carbonate rock


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carbonate rock

[′kär·bə·nət ′räk]
(petrology)
A rock composed principally of carbonates, especially if at least 50% by weight.
References in periodicals archive ?
Ordovician carbonate rock units found in drill holes on the property are part of a sedimentary rock package that accumulated at the base of an offshore seamount, as at Turquoise Ridge and Twin Creeks.
He added that the Cambrian-age (around 520m years ago) marine carbonate rock samples used in this study were collected by Chinese and Russian scientists during a joint expedition in 2008 to the Lena river region of eastern Siberia.
He added, "Existing simulators lack these capabilities that enable us to predict what would happen during an enhanced recovery process; for example, and how an injected fluid reacts and effects the carbonate rock formations and properties.
Mr O'Sullivan added: "No pups were obvious at the site and it is believed the adult sharks might be utilising degraded coral reef and exposed carbonate rock on which to lay their eggs.
Theoretical laws have been established for each of these petrophysical models in order to relate a small number of measureable rock properties to the recently proposed carbonate rock weathering index (Dubois et al., 2015).
Karst fractures increase the contact area of water and carbonate rock, which is helpful to promote the corrosion of carbonate rock, and have a certain effect on the stability of tunnel bedrock.
The effects of carbonate rock properties, such as uniaxial compressive strength, Schmiazek F-abrasivity factor, Mohs hardness, and Young's modulus on power consumption and production rate have been reported [1, 2].
ROCKS OF SPITSBERGEN Carbonate rock 5 536,36 [km.sup.3] Sandstone & Psammite 4 211,46 [km.sup.3] Mudstone & Shale 1 945,44 [km.sup.3] Siltstone 1 232,27 [km.sup.3] Conglomerate & Breccia 660,73 [km.sup.3] Evaporite 134,45 [km.sup.3] Metaigneous rock 727,31 [km.sup.3] Quartzite 699,39 [km.sup.3] Metasediment 593,22 [km.sup.3] Schist 584,03 [km.sup.3] Marble 413,18 [km.sup.3] Amphibolite 346,41 [km.sup.3] Gneiss 270,03 [km.sup.3] Granite 521,18 [km.sup.3] Plutonite 117,06 [km.sup.3] Vulcanite 25,19 [km.sup.3] Unknown 534,65 [km.sup.3] Total 18 552,36 [km.sup.3]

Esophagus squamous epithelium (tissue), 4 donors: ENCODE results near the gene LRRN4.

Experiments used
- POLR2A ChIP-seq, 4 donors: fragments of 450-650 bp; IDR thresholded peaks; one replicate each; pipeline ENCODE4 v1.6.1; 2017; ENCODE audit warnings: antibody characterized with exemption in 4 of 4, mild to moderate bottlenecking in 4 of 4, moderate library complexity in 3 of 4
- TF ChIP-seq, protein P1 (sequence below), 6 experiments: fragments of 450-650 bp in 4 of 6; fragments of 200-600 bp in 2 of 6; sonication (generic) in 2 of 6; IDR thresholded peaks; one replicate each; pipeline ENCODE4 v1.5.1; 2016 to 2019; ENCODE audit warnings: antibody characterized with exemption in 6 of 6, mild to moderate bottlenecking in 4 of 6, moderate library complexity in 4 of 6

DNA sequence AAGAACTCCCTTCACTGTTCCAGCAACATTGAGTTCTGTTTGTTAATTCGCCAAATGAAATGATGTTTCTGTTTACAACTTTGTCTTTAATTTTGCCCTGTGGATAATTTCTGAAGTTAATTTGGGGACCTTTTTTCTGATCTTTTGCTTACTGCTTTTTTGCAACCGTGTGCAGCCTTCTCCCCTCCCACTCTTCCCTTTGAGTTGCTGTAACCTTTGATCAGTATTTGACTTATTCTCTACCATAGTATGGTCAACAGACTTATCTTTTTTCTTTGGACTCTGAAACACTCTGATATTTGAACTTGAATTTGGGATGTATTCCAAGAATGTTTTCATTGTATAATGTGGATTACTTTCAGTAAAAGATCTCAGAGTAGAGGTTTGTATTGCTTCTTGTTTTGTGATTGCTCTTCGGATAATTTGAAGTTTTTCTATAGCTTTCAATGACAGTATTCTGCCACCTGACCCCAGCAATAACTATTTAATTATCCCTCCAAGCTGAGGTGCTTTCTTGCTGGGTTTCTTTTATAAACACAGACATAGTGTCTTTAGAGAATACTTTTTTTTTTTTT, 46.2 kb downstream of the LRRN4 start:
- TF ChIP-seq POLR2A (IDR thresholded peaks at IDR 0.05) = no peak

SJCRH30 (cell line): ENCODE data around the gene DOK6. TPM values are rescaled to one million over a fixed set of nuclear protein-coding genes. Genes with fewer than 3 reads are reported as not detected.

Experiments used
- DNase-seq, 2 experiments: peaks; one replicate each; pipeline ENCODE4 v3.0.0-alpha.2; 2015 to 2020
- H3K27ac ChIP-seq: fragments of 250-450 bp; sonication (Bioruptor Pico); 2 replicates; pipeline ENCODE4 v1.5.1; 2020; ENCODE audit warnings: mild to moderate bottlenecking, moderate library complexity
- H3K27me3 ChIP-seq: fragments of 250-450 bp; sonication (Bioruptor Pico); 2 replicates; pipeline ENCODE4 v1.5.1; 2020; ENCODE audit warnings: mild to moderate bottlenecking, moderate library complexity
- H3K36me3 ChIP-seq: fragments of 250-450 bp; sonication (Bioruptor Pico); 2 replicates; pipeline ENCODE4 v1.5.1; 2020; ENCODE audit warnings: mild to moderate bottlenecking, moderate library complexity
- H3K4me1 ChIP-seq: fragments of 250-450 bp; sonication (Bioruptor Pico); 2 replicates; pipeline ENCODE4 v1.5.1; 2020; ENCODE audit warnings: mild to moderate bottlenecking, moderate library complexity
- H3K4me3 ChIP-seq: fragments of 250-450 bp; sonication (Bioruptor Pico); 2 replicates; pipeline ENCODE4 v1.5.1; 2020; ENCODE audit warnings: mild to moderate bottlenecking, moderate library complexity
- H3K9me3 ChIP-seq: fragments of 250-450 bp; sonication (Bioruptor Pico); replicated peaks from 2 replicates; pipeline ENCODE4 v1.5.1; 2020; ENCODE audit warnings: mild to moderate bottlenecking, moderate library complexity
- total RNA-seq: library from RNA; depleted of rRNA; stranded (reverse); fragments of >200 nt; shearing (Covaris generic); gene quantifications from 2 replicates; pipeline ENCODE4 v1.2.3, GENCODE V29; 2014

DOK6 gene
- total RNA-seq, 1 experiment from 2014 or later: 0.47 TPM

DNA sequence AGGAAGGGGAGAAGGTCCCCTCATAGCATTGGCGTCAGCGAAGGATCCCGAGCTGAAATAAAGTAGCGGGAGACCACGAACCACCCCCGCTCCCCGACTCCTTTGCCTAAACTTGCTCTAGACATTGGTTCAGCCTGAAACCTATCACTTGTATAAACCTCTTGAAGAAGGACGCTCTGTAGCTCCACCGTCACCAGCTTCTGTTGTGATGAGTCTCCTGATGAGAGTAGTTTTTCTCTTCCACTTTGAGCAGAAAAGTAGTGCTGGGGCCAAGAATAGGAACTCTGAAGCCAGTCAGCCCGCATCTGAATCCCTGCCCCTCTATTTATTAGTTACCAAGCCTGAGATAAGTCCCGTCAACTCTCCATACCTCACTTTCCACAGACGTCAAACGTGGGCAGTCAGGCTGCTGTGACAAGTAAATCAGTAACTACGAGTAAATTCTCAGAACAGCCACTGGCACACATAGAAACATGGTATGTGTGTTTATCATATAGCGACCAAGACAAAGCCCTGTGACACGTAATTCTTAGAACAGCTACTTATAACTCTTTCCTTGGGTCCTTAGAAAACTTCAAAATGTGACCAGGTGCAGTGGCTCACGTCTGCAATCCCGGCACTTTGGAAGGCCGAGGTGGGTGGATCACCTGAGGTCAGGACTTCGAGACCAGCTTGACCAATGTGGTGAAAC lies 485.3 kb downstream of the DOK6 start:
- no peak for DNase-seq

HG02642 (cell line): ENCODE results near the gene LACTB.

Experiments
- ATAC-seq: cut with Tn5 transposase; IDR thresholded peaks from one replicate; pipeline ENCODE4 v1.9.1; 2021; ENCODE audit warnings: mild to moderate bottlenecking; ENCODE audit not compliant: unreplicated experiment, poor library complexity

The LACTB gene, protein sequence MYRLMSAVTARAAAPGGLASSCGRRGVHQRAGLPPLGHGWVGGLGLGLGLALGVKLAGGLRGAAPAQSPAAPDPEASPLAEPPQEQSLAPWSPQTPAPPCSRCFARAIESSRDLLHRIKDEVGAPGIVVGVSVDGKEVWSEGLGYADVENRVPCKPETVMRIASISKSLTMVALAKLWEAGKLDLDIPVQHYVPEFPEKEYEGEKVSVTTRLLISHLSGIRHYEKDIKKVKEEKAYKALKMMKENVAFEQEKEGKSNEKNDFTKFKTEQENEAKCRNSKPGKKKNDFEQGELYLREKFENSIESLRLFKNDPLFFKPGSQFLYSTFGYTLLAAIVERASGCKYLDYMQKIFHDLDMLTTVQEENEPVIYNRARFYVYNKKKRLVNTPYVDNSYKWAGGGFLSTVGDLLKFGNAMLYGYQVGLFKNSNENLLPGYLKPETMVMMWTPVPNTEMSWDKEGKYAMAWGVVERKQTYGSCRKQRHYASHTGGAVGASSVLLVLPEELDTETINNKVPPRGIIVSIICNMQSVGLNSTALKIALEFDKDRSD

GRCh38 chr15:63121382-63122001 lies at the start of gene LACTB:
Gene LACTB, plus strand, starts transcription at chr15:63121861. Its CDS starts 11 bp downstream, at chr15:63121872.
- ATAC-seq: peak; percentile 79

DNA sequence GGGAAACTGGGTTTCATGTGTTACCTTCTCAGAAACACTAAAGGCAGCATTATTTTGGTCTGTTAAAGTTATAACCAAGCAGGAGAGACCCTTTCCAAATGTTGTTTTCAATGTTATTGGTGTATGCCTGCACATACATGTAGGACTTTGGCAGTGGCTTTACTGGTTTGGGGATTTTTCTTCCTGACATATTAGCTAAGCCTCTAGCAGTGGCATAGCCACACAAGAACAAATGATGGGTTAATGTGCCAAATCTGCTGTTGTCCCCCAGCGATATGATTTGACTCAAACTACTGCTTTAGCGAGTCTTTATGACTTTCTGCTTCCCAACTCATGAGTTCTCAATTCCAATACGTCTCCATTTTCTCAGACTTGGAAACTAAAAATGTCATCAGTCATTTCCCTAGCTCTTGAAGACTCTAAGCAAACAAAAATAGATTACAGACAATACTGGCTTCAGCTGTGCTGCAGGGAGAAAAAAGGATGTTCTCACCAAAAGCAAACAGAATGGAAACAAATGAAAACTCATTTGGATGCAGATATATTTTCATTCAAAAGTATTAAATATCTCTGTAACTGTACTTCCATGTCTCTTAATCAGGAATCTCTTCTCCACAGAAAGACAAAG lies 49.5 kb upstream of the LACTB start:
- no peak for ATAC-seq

"Sinkholes are common where the rock below the land surface is limestone, carbonate rock, salt beds or rocks that can naturally be dissolved by groundwater circulating through them.
Researchers at the Digital Core Laboratory use more than 13,000 X-ray images in a computed tomography (CT) scan to make a mathematical reconstruction of carbonate rock samples.
Carbonate rock, typically limestone, is a core component of cement production and is also used in clean coal power generation using Circulating Fluidised Bed (CFB) boiler technology.
Significantly, the oil was trapped in porous carbonate rock between two impermeable salt layers, representing prospective geological stratigraphy in the area that had not previously been recognised for its oil-bearing potential.